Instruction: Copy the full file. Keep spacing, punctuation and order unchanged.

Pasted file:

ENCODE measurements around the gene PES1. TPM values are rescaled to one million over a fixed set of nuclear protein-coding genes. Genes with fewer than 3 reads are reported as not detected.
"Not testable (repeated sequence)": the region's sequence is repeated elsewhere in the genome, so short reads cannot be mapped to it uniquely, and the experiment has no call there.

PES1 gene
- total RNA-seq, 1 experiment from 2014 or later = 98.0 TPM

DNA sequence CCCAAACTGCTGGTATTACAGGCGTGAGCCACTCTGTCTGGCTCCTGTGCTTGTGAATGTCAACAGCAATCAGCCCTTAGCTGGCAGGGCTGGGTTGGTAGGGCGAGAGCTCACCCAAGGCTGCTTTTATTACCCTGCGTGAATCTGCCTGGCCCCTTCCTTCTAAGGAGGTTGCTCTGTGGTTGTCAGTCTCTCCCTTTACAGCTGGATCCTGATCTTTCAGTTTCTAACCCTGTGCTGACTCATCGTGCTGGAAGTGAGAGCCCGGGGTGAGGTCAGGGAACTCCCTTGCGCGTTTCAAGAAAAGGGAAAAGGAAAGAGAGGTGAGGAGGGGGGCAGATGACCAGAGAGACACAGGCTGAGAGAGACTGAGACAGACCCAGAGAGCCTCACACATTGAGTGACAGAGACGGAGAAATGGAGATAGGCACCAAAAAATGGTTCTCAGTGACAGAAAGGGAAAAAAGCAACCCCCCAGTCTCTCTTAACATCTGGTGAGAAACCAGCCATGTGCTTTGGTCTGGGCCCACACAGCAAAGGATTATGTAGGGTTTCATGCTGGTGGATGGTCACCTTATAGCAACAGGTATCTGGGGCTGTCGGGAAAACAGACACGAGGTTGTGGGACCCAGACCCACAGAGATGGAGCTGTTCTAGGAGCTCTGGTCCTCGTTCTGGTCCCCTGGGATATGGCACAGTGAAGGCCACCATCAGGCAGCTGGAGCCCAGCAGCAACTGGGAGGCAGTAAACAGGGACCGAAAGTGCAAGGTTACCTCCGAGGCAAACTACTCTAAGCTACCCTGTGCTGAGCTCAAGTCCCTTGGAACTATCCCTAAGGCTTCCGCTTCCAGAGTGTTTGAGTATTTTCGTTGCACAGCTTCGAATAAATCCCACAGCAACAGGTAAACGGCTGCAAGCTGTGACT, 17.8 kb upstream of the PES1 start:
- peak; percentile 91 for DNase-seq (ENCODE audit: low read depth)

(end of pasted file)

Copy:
ENCODE measurements around the gene PES1. TPM values are rescaled to one million over a fixed set of nuclear protein-coding genes. Genes with fewer than 3 reads are reported as not detected.
"Not testable (repeated sequence)": the region's sequence is repeated elsewhere in the genome, so short reads cannot be mapped to it uniquely, and the experiment has no call there.

PES1 gene
- total RNA-seq, 1 experiment from 2014 or later = 98.0 TPM

DNA sequence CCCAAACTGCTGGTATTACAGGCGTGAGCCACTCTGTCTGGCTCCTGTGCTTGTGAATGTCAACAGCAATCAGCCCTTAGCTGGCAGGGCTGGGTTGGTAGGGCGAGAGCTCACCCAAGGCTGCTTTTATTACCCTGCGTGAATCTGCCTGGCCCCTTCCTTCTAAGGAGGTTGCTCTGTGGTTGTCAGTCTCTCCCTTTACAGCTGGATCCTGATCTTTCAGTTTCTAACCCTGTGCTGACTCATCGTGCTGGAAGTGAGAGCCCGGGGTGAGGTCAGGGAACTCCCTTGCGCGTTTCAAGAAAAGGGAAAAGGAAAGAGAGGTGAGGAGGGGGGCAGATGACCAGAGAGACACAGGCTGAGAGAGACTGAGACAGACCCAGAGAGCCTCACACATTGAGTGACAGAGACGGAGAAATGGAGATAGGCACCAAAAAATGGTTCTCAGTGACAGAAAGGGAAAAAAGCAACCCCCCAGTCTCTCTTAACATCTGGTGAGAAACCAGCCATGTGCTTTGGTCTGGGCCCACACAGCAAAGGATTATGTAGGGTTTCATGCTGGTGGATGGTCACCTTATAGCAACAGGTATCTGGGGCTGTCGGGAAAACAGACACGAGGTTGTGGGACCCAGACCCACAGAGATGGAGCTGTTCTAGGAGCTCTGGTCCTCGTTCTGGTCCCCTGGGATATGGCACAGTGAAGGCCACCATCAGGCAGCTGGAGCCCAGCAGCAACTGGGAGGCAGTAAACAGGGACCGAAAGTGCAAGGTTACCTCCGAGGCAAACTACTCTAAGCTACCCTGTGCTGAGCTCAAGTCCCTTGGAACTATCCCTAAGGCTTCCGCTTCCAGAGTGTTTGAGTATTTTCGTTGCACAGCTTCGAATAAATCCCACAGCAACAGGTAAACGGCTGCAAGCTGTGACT, 17.8 kb upstream of the PES1 start:
- peak; percentile 91 for DNase-seq (ENCODE audit: low read depth)